by Rachel Cranshaw, The Telegraph, August 29, 2018
Basking in the afternoon Ibizan sun, under a blue sky, looking out across an even bluer sea, devouring dishes containing ingredients I'd picked from the ground just hours earlier, I congratulated myself on finding my own slice of the Mediterranean good life.
I was at Nobu Hotel Ibiza Bay to sample its numerous culinary offerings. The group is renowned for its foodie credentials, co-owned by Japanese celebrity chef Nobuyuki Matsuhisa, who rose to international acclaim with his restaurant Matsuhis in Beverly Hills, Los Angeles, where he met Nobu partner Robert De Niro.
In Ibiza, as well as three gourmet restaurants (Nobu, of course; plus the contemporary Mexican Peyote; and Chambao, which serves Ibizan/Mediterranean dishes), this outpost offers chef-led tours of the local fish market and farm that supplies the restaurants. Earlier that day, I had set off with Giacomo Notarbartolo, head chef at Nobu, and Carlos Herrero, who leads the team at Chambao, in search of the freshest ingredients.
Read the full review: Nobu Hotel Ibiza Bay
Getting to the farm proved unexpectedly furtive - our driver pulled over at the side of the road, where we were to wait for Isabella, the farmer, to meet us in her car; we would then follow her to the farm, the location of which is top secret, to protect the produce from thieves and vandals (sadly). We bumped up a dusty dirt track until we arrived at the very unassuming (and unsecured) bucolic farm.
This was the rural Ibiza of agroturismos I’d lusted after in pictures; verdant rolling hills and arid ground punctuated with beautiful brightly coloured flowers. Specifically, edible flowers in shades of pink and red, studded at the base with cloves and used to decorate dishes back at the hotel. Vibrant lavender stretching in rows as far as the eye can see.
We wandered to a patch of lettuces in neat rows, rich maroon and vivid green, which Notarbartolo told me was used as a wrap for the bento box version of Nobu’s famous miso black cod, which I had sampled at the hotel the previous night. He explained that 35 per cent of the menu is left for him to play with [the rest being universal to all Nobu restaurants - a somewhat unimaginative format], under the banner of ‘omaskase’, a Japanese phrase meaning “I’ll leave it up to you”, which is where his passion for produce of the locale can really come into its own. We tore lettuce leaves off, and I savoured the inimitable simple pleasure of chewing on something as fresh as it can get. Protecting these delicate plants from pests is no mean feat, but ingenius natural solutions have been employed; we learned that the aforementioned lavender we'd passed through is protected by a barrier of mint to occupy any unwelcome visiting creatures.
We finished at a table laid with a chequered cloth, bearing sweet, brittle biscuits and totally organic Hierbas, a Balearic liquer made from herbs (thyme, wild fennel, anise and rosemary). It tasted strong yet sweet and unmistakably earthy, a little like drinking biodynamic wine. Chatting to Isabella, the tanned and laughing epitome of living that aforementioned Mediterranean good life, I learnt that the farm had been in her partner’s family for three generations. She also runs workshops for children, and went into farming after the economic crisis hit. Another major farm on the island is also run by a woman, and there are plenty of female chefs here in the Nobu kitchen - around half, I am told; unusual in the male-dominated world of gastronomy.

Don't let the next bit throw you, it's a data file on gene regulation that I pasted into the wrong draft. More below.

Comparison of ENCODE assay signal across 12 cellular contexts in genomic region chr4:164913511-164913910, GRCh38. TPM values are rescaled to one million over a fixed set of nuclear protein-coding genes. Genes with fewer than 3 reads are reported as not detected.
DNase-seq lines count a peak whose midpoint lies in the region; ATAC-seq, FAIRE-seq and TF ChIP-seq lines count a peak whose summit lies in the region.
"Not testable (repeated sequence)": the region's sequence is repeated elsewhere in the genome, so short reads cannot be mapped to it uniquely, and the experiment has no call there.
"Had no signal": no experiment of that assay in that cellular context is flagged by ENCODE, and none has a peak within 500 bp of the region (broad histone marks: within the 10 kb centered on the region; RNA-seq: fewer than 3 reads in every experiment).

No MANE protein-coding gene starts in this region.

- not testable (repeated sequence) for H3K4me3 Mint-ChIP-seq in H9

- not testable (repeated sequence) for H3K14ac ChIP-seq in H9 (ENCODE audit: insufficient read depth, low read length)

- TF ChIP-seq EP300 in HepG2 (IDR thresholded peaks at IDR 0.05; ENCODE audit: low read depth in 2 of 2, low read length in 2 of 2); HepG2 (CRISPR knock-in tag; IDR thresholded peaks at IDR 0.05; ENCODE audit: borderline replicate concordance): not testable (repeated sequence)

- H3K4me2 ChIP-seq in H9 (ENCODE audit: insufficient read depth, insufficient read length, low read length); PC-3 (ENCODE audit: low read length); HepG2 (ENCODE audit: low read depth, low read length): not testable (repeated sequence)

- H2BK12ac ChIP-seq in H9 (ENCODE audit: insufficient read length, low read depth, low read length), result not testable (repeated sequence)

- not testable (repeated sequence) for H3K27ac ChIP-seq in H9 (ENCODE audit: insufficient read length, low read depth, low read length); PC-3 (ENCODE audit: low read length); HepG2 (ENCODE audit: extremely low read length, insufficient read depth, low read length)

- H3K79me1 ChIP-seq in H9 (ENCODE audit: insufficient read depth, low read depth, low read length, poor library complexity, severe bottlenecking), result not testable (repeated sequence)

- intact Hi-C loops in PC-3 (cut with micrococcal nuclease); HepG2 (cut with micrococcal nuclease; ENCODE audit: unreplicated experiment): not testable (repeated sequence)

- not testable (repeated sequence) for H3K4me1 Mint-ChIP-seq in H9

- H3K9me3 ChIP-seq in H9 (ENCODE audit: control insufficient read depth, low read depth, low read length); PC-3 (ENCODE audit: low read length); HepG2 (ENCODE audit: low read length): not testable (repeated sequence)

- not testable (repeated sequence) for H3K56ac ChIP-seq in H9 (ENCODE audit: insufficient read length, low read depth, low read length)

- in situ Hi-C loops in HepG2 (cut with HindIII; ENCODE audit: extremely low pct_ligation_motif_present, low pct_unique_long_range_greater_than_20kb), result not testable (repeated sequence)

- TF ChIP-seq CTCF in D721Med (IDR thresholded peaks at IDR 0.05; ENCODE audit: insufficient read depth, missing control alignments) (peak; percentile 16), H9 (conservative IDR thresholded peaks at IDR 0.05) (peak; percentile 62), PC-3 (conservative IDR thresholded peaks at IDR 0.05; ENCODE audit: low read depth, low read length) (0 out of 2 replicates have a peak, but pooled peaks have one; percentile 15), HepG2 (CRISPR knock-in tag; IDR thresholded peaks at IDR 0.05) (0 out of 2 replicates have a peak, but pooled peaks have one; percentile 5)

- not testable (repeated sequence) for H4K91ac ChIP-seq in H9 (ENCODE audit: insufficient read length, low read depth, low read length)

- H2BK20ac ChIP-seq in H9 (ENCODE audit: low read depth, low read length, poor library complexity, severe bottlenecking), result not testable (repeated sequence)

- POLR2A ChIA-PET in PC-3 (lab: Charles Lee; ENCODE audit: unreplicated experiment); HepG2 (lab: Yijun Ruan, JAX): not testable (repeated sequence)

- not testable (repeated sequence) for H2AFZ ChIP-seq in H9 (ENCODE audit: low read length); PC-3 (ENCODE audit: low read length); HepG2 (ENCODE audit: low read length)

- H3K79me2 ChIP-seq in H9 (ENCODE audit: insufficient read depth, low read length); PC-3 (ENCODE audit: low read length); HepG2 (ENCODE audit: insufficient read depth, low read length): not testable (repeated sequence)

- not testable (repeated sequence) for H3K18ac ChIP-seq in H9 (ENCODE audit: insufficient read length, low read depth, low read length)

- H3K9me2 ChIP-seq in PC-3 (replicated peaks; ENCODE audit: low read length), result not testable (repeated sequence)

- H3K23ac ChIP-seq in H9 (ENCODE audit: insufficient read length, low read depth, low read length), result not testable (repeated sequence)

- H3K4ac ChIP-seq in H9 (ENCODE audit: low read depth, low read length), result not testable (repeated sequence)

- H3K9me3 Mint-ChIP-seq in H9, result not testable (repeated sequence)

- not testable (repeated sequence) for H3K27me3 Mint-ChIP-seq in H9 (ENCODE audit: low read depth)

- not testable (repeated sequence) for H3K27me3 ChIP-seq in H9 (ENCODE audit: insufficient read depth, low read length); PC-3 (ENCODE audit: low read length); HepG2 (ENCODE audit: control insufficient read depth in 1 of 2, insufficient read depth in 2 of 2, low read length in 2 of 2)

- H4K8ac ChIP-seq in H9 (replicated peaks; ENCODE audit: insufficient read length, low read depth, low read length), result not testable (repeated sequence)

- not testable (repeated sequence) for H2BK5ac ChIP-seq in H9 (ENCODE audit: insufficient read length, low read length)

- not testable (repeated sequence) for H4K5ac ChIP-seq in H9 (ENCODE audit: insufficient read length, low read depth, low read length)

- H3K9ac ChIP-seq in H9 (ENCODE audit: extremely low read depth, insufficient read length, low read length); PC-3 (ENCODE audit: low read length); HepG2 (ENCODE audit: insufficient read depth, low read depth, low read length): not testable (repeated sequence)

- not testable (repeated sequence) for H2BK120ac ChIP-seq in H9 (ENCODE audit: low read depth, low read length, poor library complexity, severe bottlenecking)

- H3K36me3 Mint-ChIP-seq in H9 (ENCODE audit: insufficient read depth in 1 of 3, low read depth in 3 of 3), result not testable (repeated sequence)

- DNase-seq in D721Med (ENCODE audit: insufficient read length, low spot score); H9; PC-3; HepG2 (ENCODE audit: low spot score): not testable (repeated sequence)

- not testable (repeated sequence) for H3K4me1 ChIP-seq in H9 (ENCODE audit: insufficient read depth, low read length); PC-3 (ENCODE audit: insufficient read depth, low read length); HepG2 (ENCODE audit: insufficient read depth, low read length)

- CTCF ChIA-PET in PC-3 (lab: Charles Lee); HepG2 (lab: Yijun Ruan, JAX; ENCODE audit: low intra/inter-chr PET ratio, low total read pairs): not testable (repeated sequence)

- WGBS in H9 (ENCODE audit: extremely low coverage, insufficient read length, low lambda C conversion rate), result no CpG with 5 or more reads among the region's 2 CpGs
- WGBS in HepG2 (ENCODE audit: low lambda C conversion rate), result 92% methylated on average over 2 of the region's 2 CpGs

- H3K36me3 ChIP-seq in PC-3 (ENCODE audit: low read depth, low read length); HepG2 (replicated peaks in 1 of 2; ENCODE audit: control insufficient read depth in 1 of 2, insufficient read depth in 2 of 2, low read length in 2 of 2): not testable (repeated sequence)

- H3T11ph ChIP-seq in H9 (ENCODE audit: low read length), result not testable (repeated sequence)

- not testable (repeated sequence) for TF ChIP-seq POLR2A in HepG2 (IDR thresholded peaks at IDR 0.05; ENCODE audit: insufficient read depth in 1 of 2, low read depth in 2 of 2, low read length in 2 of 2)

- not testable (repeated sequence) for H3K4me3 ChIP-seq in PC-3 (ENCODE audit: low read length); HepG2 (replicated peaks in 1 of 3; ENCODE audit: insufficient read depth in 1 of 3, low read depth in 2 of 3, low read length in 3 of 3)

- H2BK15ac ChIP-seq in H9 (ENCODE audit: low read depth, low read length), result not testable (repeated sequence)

Back at the hotel, we headed to Chambao for lunch. This is sharing food, but family-style rather than small plates - think glistening padrón peppers and crispy whitebait to start; followed by big dishes of salt-baked fish and paella served tableside. This is also where breakfast happens, and the restaurant’s outside tables are set on sand, which gives a lovely laid-back vibe.
Despite being just a five-minute drive from legendary nightclub Pacha, the hotel and its surrounds feel remarkably serene, with boats bobbing in the harbour and a clear view out to sea. Formentera is a leisurely half-hour boat ride away (the hotel can arrange rental from €850 [£757] per day with Smart Charter).
The design of the hotel is spot-on; think lots of white, natural wood, pops of blue that bring the Mediterranean Sea inside, stylish gold accents and plenty of succulents. During my stay, other guests included groups of friends, couples and families. There’s space for everyone, with a separate kids’ club and pool. For the ultimate relaxing treat, the Six Senses spa offers treatments in outdoor cabanas facing the ocean.
The aforementioned ‘omaskase’ at Ibiza Bay comes in the form of dishes such as sushi paella, a playful Japanese twist on the classic Spanish dish. The sushi, sashimi and of course black cod, from the standard Nobu menu, is very good. A deceptively unexciting-looking spinach salad (hear me out), with dry miso, yuzu truffle oil and fat, juice king prawns, was just inexplicably flavoursome. It certainly wasn’t the dish I’d expected to be my favourite - perhaps the farm had given me a renewed appreciation for leaves.
Read the full review: Nobu Hotel Ibiza Bay
Double rooms at Nobu Hotel Ibiza Bay from €630, (£560), excluding breakfast. Food tours available year-round from Monday to Saturday; pricing available on request. 00 34 971 19 22 22; nobuhotelibizabay.com.